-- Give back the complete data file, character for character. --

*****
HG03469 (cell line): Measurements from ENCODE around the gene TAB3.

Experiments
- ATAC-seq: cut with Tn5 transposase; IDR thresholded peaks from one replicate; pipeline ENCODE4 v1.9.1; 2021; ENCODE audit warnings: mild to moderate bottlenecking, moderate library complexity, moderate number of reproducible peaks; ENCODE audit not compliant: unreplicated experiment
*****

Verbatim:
HG03469 (cell line): Measurements from ENCODE around the gene TAB3.

Experiments
- ATAC-seq: cut with Tn5 transposase; IDR thresholded peaks from one replicate; pipeline ENCODE4 v1.9.1; 2021; ENCODE audit warnings: mild to moderate bottlenecking, moderate library complexity, moderate number of reproducible peaks; ENCODE audit not compliant: unreplicated experiment